iNDYS, iNTERNATIONAL, & THE uNDERGROUND – 04.15.2018: The Long, Fun Journey Of Sugar D

How Sugar D overcame self-doubt and climbed to Impact Wrestling and beyond

By Michael Melchor, Executive Editor


Independent veteran Sugar D is point-blank about his love for life and pro wrestling and can see both in the same context.

“I don’t care what your view of wrestling is as long as you enjoy it,” Suge said during an interview with The Gorilla Position shortly before an IWA-MS show broadcast on “I feel the same way about life. As long as you’re not causing active harm to somebody, why can’t we just enjoy things? And that’s what it is – I’m just in the pursuit of enjoyment.”

It would have been very easy for Suge to have a chip on his shoulder early on as a product of a divorced military family. However, Suge found and fell in love with pro wrestling early on. “I can remember some of my earliest memories being professional wrestling because there were a lot of VHS tapes,” Suge recalled. “The good ol’ six-hour tapes [from] Armed Forces Network because they were military parents – crammed of just pay-per-views. WWF, NWA, WCW. I would just thrive off of that stuff – I loved it!”

One of Suge’s formative memories of wrestling informs his personality in and out of the ring. “The one I can remember from front to back was WrestleMania V with Savage and Hogan on top,” Suge said. “I swear to God I can do the finish of that match in my head. I love stuff like that – the pageantry of it, the spectacle, the emotion, all that. I was a theater kid coming up so you get all the best of the physicality with theater and what more could you ask than that, you know? So I definitely enjoyed that.”

Suge_D_NicknamesThe man of many nicknames (just look to your right for an example) began his wrestling career in March of 2006 working with Pro Wrestling Evolution. Many know Sugar most from his time in Chikara as a member of The Throwbacks with Dasher Hatfield. And that’s as far as Sugar thought he would go.

“All I wanted for the longest time was to be at Chikara,” Suge said. “I got there, did three years there, and then found out there was just so much more I could do. I didn’t believe I could. I made it that far – everything else is bonus. Maybe I could go a little further and a little further. It’s tripping me out because I feel like I’m running the longest bonus round ever. I’m okay with that.”

The initial disbelief in being able to progress past Chikara was ingrained in Suge early on. Between his penchant for theater and being a smaller kid, Suge said people got in his head as far back as middle school and filled him with doubts. Those nagging naysayers stayed in his mind throughout the early part of his career. However, through his own mental perseverance Suge was able to overcome and march forward. But it didn’t come easy.

I still had doubts in my head when I decided I was going to do this full-time,” Suge said. “I remember freaking out after the first two days. ‘Oh my God, how am I going to pay my bills, how am I going to do this, how am I going to do that, I’ve made a terrible mistake.’ But the moment I started cutting the safety net and started believing in myself, I started making a lot of amazing things happen.”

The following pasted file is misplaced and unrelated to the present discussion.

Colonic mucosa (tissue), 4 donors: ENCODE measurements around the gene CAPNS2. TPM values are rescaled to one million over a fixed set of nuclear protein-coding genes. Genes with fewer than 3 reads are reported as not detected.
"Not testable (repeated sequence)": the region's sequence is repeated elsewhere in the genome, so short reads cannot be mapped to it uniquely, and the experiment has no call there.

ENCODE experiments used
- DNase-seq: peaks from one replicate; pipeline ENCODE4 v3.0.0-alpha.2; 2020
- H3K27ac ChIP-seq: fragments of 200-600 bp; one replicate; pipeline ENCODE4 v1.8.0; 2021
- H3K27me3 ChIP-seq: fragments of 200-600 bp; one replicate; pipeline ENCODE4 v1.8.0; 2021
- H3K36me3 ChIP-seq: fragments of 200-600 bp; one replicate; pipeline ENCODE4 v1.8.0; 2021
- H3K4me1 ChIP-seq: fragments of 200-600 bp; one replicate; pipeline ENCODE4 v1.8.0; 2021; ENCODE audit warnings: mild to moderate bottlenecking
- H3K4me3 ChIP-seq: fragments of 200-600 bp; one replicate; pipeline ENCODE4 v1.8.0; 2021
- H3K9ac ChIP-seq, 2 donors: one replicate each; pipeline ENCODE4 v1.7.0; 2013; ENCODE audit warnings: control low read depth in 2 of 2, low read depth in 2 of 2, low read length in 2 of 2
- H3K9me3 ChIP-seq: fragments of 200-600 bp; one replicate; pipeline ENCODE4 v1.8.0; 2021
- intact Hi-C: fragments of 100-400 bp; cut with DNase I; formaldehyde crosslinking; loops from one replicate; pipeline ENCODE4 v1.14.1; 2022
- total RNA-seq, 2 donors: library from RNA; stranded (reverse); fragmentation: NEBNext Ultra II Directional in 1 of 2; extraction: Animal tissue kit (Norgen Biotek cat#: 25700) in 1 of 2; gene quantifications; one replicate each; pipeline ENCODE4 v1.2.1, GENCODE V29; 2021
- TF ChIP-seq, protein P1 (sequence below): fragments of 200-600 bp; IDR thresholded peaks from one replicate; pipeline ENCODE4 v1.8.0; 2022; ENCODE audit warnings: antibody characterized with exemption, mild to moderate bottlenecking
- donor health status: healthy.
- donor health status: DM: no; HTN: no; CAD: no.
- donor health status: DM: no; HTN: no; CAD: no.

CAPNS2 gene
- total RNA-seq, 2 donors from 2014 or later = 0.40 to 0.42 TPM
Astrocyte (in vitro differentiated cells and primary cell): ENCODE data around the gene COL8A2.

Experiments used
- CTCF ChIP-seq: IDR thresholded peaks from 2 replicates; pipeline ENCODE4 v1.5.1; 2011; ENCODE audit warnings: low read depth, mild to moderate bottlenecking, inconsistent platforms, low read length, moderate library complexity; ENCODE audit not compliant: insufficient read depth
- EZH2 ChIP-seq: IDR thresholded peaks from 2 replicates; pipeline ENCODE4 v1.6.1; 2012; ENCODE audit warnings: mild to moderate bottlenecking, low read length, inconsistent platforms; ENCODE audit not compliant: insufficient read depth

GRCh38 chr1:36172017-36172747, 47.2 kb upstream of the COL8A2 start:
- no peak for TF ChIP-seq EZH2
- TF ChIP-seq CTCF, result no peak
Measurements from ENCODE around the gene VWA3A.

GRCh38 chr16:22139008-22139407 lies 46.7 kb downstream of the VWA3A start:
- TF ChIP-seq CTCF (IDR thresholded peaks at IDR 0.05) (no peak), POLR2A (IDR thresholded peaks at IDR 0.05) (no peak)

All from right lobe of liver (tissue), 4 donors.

Counted among those “amazing things” Suge made happen was a recent trip to the UK (which he is returning to in June) as well as his first appearance for a major televised wrestling company.

Suge’s match on Xplosion against KM was well-received by longtime fans of Suge as well as those seeing him for the first time. The landmark moment in his career came by sheer tenacity.

“I always try to make things happen for myself, I’m usually not waiting for things,” Suge explained. “A lot of the decision makers that are there at Impact now also happen to do a lot of shows that I’m also on. I just the initiative to talk to them and let them know, ‘If you don’t mind, I’d like to be around when those tapings are going on.’ They were all okay with it, so when I got there they had some spots opened. I found my way into a match with KM [and also] a match with Rohit Raju of the Desi Hit Squad. I couldn’t ask for anything more than that. There’s been some good feedback and we’ll see what comes up in the future.”

The steadily ascending career path Suge has maintained thus far can be attributed to a relentless work ethic. His Twitter feed (along with his other social media outlets) is a steady stream of appearances and videos from his many bookings as well as words of inspiration:



Suge_D_PodcastSuge also gives followers some insight on his podcast, Funny. Cash. Shows.” In its initial announcement last October, Suge announced that the show would be, “geared at living your best life, motivation, funny stories, and observation. But the way we touch on this will be told in a different format. It’s a podcast hosted and created by a wrestler, not a wrestling podcast…Imagine listening to a comedy album. I almost want you to forget it’s a podcast.”

Suge explained his outlook on life and his work ethic as he propels forward. “I think that’s the biggest problem that I see in professional wrestling. You get to a certain level and it’s a case where, ‘Okay, I can stop and chill out now.’ No. There’s never a chill-out zone. You can chill out when you’re done, you can chill out when you’re retired. I love this phase of my career because I’m finding out more and more of who I need to be and what makes me happy. I don’t care how you do it, as long as it’s causing no harm, be happy, man. Be free.”




Suge_D_ProfileFollow Sugar D on Social Media:

Twitter: @SugarDunkerton

Facebook: Sugar Dunkerton

Instagram: sugardunkertonfasho







Visit Sugar D at Pro Wrestling Tees!



Funny. Cash. Shows. – A Podcast



Visit to see Sugar D wrestle for IWA-MS, Nova Pro Wrestling, Viral Pro WrestlingBeyond Wrestling and many others!



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